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Jun 29, 2012

How do we pay for the regional transit network we so urgently need?

June 29, 2012

Toronto Star publishes editorial by John Tory and Mitzie Hunter concerning regional transit restructuring.

In recent days and weeks, it’s clear that transportation and “getting there” is becoming an increasingly intolerable daily hassle for people and organizations across the Greater Toronto and Hamilton Area (GTHA).

Through the latest polls, at hearings at Queen’s Park, in municipal forums and motions, or in a rant at home or around the water cooler, we’re saying that we’re reaching the end of our patience. We’ve had enough of accommodating a system that is primitive and a major barrier to achieving the potential of this great and potentially global star of a city region. CivicAction convened close to 1,000 rising and senior leaders at its 2011 Greater Toronto Summit, and we heard loud and clear that an improved regional transportation system is critical to our region’s prosperity.

If we do not leave the decades of underinvestment behind, our economic prosperity, our personal quality of life and our environmental health will be in serious jeopardy: costs of congestion will soar from an already staggering $6 billion to a $15 billion by the year 2030, according to a Toronto Board of Trade study. Air pollution will contribute to tens of thousands of premature deaths; and we will see worsening social outcomes for people who are aging, live with low incomes, or live in areas underserved by transit.

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Lack of action is simply not an option.

We have made some progress. The Ontario provincial government agency Metrolinx produced a regional transportation plan in November 2008. The Big Move was signed off on by the province and the region’s municipal councils. That is an accomplishment in itself. But the big unanswered question is, “How do we pay for it?”

The Big Move is, at conservative estimates, a $50-billion plan. Only about 20 per cent, or just over $10 billion, is funded by the provincial and federal governments. That leaves the remaining close to $40 billion up in the air. Existing government revenues alone will not be enough to fund the capital plan, let alone the operation and maintenance of the system. So whatever the new sources of revenue may be, they have to be new, and sustainable.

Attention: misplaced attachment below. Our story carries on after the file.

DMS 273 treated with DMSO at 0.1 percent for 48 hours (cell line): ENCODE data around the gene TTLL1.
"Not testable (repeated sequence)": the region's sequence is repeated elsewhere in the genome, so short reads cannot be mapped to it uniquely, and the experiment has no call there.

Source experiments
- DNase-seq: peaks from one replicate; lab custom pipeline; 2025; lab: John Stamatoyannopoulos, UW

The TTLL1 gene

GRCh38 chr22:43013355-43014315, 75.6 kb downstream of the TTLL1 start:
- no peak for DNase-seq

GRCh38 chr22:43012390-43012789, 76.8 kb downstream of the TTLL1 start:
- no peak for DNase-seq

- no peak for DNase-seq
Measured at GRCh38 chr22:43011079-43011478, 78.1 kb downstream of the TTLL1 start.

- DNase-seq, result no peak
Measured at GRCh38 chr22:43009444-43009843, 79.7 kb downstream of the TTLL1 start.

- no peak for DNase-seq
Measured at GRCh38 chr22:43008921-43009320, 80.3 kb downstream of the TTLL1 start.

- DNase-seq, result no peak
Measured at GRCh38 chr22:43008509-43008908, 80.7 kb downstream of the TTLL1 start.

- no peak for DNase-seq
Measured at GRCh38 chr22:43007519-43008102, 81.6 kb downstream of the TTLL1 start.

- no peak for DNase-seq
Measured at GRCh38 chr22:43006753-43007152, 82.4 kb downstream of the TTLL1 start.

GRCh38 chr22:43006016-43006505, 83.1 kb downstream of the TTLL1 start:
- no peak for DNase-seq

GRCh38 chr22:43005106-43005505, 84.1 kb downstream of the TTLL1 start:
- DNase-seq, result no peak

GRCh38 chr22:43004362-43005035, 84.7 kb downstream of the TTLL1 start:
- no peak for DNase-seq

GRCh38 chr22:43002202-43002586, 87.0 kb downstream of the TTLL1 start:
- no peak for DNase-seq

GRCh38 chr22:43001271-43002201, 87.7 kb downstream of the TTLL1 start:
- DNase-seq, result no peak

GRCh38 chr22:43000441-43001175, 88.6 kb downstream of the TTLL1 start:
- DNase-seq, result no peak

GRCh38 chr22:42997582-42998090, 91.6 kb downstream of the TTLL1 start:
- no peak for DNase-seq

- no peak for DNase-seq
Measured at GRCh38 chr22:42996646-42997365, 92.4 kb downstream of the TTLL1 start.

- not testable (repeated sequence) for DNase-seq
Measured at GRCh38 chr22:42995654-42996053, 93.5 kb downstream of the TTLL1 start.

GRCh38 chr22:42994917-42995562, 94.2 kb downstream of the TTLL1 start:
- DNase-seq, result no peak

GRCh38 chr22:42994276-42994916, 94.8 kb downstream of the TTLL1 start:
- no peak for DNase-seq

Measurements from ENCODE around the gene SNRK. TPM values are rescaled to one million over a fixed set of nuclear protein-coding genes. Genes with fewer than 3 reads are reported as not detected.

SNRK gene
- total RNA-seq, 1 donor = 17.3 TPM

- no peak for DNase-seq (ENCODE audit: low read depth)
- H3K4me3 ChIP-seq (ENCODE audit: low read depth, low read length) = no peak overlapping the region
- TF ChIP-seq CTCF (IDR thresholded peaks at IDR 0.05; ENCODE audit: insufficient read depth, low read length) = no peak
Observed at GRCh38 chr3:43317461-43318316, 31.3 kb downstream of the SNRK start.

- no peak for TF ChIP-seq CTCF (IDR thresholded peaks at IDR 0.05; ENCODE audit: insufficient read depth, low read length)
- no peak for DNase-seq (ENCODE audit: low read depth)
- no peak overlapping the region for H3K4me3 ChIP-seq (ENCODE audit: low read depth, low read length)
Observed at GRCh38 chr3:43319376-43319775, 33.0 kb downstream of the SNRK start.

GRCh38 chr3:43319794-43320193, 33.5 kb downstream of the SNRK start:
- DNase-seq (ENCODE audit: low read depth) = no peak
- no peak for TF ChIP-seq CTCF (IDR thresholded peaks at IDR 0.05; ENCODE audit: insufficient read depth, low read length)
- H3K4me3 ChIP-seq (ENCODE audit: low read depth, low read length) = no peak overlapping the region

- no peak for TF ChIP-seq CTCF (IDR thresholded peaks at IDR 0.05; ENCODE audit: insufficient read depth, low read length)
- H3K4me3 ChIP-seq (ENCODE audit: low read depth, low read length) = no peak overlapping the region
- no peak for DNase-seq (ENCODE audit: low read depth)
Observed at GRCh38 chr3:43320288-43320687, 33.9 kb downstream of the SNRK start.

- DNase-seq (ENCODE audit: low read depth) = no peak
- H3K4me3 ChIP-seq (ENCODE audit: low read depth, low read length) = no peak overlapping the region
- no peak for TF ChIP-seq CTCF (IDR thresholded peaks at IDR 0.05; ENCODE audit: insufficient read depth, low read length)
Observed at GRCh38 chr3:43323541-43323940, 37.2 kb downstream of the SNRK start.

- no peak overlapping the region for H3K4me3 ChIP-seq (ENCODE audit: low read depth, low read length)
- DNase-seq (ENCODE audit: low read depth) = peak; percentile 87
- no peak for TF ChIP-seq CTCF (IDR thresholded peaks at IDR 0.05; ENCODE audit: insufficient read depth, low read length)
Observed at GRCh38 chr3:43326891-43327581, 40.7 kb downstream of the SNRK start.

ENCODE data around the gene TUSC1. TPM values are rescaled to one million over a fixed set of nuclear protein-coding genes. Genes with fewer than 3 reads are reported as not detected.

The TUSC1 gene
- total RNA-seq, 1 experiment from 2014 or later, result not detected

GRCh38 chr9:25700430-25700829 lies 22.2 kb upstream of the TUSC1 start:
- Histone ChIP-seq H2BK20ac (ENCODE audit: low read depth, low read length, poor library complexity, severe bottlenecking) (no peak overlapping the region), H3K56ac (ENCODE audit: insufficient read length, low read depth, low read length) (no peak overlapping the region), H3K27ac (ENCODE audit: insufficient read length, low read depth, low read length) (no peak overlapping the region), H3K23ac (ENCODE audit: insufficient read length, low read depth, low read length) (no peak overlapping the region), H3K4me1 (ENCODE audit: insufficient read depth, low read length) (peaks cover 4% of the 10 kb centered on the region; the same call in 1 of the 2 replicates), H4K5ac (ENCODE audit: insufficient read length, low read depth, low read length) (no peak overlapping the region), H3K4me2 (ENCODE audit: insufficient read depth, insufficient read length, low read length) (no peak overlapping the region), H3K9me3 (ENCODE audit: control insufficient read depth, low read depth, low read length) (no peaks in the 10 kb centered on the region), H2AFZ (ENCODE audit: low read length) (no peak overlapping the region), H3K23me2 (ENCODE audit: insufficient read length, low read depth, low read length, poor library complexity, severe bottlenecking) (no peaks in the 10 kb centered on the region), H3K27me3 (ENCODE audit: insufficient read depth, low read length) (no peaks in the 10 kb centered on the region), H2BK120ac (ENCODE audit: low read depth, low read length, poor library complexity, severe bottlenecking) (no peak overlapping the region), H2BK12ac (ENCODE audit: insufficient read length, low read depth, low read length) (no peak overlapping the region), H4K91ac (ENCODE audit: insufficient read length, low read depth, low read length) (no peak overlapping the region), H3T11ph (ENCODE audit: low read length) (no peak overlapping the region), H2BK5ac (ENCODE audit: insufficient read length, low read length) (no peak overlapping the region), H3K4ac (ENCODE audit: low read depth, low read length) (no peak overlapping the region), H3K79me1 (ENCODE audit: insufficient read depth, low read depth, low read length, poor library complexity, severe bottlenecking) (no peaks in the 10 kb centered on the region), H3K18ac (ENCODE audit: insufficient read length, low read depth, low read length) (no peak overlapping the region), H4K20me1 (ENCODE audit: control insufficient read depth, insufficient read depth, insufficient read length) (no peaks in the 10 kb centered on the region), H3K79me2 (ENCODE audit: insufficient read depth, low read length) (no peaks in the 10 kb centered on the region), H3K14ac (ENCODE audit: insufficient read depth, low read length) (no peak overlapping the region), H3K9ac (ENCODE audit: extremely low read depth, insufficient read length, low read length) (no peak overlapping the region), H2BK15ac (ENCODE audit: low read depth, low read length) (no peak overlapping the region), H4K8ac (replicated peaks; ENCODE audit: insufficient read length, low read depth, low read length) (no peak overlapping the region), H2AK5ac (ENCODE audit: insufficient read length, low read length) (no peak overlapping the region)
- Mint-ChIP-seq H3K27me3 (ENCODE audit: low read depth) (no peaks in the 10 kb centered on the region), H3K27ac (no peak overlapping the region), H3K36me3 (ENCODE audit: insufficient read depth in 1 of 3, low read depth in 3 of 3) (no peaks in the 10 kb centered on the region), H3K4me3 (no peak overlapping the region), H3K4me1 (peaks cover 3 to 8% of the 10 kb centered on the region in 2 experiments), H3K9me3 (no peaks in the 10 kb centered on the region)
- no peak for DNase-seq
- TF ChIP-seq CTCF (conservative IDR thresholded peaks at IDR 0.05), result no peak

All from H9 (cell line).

Asking people and businesses for more money is always difficult. But people are coming to realize the personal consequences of doing nothing. As the recent Pembina Institute research indicates, people will pay more if they are confident the additional money will be dedicated to fund and improve our transportation network. By June 1, 2013, Metrolinx is mandated to report on ways to fund the rest of The Big Move. Whatever the recommendations, we need an open-minded response by our politicians without political rhetoric and “do nothing” positions.

In today’s uncertain economic climate, we’re in unchartered territory, and inventive approaches will be essential.

To ensure a non-partisan conversation, CivicAction has launched an initiative bringing together a diverse group of leaders representing business, labour, not for profit, academic and community organizations. Together, we will develop a campaign this fall that will invite leaders of organizations to sign on as champions and engage their communities in discussing the urgent need for a dramatically improved regional transportation network, and how to pay for it. We have some of the most creative thinkers here in the GTHA.

Collectively, we can get people behind a desire to see forward movement by their governments on this most critical issue.

History shows us that we’ve done major infrastructure projects before that have helped advance the region and which we now can’t imagine living without. Let’s show that we are capable of an adult discussion about something we all want, we all need, and we all know must be funded.

John Tory is chair and Mitzie Hunter is chief executive officer of the Greater Toronto CivicAction Alliance.

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Mitzie Hunter & John Tory

Release Date

June 29, 2012


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